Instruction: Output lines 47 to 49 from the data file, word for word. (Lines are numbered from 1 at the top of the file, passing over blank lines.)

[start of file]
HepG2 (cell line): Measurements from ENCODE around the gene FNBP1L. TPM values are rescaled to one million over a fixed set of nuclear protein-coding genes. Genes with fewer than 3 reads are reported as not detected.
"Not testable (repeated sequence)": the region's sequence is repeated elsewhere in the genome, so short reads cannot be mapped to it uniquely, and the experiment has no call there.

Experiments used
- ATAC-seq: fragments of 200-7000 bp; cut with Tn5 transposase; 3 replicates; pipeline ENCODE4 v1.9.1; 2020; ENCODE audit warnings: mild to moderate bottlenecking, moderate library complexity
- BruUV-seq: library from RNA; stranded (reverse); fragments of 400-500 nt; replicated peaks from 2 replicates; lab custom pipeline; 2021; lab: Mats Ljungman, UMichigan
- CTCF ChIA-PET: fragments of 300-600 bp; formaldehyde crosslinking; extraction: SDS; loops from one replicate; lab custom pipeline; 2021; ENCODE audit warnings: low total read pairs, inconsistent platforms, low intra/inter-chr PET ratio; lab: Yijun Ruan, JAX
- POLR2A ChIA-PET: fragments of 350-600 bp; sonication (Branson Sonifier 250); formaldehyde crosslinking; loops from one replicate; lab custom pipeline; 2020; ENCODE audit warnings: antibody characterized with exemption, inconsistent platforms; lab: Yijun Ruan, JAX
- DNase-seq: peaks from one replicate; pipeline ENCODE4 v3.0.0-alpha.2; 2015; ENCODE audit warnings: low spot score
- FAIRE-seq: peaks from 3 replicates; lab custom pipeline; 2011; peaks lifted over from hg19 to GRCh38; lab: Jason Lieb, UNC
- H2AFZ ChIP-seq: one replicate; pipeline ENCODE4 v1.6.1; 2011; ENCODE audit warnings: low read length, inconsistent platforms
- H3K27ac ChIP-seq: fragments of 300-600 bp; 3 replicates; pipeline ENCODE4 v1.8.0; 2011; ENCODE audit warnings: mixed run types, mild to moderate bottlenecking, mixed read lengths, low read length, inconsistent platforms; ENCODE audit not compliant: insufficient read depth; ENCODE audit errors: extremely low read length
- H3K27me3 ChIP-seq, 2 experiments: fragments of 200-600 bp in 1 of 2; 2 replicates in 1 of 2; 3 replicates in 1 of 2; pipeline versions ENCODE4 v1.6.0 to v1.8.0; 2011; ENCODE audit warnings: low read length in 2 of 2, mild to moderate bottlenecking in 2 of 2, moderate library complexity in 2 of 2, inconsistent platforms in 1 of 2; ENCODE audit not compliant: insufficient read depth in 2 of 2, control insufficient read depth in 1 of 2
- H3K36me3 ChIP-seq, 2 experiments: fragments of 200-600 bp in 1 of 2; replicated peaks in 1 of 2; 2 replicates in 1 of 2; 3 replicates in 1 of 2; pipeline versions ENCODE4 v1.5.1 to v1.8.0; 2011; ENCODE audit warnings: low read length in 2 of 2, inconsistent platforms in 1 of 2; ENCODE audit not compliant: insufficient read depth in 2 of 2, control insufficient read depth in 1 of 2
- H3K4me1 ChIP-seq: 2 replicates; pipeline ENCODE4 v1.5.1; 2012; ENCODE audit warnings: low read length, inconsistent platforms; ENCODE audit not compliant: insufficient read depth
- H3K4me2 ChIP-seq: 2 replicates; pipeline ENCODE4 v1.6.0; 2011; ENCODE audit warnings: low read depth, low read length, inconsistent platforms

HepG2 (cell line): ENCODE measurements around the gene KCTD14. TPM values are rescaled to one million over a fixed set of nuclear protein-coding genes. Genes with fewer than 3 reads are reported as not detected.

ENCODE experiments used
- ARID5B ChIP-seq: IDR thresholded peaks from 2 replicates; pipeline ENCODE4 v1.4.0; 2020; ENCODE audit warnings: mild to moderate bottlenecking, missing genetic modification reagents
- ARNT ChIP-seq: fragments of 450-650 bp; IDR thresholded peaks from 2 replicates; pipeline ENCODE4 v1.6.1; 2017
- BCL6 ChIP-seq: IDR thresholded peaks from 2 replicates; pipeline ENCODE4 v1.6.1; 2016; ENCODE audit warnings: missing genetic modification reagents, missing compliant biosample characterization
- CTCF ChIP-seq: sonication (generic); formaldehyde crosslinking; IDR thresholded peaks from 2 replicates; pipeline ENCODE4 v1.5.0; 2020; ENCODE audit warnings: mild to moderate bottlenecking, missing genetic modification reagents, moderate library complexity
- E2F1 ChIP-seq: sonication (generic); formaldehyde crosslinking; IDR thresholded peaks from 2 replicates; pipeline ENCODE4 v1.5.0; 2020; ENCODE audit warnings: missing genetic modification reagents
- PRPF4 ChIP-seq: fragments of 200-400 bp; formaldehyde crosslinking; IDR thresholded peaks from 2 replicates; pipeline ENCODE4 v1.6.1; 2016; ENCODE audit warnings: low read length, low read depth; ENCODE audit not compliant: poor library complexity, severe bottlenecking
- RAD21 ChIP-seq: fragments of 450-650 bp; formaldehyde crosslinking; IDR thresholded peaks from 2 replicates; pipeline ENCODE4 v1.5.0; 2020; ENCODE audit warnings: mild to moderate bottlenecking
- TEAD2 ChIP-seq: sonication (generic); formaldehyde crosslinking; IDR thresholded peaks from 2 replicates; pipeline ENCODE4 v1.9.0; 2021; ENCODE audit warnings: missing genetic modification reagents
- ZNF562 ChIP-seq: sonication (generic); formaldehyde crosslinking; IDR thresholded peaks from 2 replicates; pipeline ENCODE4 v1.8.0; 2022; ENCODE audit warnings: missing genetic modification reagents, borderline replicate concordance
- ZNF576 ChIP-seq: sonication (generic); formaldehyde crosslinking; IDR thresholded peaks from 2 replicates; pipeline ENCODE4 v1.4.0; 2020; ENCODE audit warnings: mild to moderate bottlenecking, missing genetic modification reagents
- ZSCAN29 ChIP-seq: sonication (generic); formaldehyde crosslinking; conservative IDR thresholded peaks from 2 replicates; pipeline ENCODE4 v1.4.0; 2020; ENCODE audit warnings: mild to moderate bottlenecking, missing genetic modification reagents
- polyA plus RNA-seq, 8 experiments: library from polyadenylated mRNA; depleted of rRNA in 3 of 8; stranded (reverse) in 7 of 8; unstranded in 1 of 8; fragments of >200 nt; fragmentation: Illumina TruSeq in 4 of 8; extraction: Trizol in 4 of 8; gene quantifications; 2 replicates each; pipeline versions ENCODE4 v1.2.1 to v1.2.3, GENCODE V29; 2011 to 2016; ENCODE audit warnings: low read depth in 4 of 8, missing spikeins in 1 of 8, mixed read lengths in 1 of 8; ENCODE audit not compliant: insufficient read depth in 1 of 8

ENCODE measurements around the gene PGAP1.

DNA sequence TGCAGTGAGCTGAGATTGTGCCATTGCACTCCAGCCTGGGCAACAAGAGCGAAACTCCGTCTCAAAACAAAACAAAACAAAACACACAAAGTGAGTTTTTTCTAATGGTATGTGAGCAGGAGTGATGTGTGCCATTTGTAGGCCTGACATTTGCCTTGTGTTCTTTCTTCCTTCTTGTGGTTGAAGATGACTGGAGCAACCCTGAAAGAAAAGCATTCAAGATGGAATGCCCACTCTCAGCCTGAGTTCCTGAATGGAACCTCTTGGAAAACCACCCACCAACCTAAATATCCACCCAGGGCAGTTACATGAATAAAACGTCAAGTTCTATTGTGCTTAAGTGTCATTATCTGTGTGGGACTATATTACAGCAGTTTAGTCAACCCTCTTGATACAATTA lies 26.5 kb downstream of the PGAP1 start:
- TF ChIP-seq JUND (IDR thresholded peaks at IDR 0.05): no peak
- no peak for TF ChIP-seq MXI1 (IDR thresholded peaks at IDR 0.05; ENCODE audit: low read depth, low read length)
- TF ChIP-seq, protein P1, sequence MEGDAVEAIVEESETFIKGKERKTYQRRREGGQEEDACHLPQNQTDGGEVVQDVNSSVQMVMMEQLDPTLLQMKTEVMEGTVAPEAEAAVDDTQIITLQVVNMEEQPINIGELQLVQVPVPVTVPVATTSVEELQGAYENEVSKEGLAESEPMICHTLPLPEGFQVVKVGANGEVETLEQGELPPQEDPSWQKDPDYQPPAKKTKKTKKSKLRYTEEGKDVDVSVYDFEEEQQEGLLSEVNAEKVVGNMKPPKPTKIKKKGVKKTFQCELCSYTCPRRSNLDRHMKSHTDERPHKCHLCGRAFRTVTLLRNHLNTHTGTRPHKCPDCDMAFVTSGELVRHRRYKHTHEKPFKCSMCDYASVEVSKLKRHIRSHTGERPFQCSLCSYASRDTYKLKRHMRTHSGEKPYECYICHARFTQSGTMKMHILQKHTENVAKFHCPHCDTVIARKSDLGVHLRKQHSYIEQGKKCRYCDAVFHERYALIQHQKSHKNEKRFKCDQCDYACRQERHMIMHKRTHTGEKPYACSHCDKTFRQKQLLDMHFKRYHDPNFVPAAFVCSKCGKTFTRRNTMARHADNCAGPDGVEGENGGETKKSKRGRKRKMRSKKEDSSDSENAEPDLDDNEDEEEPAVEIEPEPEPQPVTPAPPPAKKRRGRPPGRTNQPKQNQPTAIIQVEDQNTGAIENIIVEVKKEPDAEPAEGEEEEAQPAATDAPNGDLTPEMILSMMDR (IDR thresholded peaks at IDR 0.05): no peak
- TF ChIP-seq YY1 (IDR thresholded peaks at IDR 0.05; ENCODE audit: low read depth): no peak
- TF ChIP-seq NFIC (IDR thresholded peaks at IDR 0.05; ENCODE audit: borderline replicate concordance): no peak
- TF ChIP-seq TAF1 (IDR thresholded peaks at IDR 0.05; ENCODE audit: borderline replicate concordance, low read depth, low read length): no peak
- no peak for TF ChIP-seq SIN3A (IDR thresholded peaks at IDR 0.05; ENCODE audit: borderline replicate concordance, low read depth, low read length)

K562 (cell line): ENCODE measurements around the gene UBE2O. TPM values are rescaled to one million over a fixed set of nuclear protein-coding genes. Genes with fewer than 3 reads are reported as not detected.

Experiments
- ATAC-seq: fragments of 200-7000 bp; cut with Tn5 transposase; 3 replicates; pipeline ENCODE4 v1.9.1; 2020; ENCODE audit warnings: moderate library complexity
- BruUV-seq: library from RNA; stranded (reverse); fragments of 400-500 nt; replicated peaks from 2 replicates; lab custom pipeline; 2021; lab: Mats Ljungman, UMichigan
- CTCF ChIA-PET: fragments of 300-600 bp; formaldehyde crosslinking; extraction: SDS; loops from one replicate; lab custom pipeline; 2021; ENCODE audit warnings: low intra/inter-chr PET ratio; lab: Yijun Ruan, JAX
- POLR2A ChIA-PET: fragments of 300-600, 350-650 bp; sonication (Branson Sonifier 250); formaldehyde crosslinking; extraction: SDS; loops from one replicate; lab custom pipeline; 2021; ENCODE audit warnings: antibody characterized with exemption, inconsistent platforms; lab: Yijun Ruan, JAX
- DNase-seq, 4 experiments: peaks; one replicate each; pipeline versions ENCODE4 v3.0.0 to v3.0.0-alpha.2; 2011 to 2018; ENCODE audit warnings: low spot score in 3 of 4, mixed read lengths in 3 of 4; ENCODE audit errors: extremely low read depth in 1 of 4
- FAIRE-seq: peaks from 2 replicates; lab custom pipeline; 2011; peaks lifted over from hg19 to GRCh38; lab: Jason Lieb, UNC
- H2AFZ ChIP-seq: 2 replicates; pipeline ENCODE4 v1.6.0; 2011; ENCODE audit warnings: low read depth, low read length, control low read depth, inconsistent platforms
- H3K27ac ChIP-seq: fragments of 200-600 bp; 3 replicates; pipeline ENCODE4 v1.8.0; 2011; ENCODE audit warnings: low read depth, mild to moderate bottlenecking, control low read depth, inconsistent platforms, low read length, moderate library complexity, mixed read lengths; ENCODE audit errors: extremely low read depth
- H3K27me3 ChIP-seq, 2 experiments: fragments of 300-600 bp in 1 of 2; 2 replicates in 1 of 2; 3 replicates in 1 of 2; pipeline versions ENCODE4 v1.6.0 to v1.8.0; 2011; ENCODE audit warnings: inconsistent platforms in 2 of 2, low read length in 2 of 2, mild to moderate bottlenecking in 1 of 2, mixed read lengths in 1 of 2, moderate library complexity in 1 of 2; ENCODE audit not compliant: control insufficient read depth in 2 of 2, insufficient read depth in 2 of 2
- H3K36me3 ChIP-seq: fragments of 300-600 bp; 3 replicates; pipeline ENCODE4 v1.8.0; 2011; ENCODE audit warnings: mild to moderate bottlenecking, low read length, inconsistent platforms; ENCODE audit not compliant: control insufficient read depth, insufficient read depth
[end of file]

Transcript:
- H2AFZ ChIP-seq: 2 replicates; pipeline ENCODE4 v1.6.0; 2011; ENCODE audit warnings: low read depth, low read length, control low read depth, inconsistent platforms
- H3K27ac ChIP-seq: fragments of 200-600 bp; 3 replicates; pipeline ENCODE4 v1.8.0; 2011; ENCODE audit warnings: low read depth, mild to moderate bottlenecking, control low read depth, inconsistent platforms, low read length, moderate library complexity, mixed read lengths; ENCODE audit errors: extremely low read depth
- H3K27me3 ChIP-seq, 2 experiments: fragments of 300-600 bp in 1 of 2; 2 replicates in 1 of 2; 3 replicates in 1 of 2; pipeline versions ENCODE4 v1.6.0 to v1.8.0; 2011; ENCODE audit warnings: inconsistent platforms in 2 of 2, low read length in 2 of 2, mild to moderate bottlenecking in 1 of 2, mixed read lengths in 1 of 2, moderate library complexity in 1 of 2; ENCODE audit not compliant: control insufficient read depth in 2 of 2, insufficient read depth in 2 of 2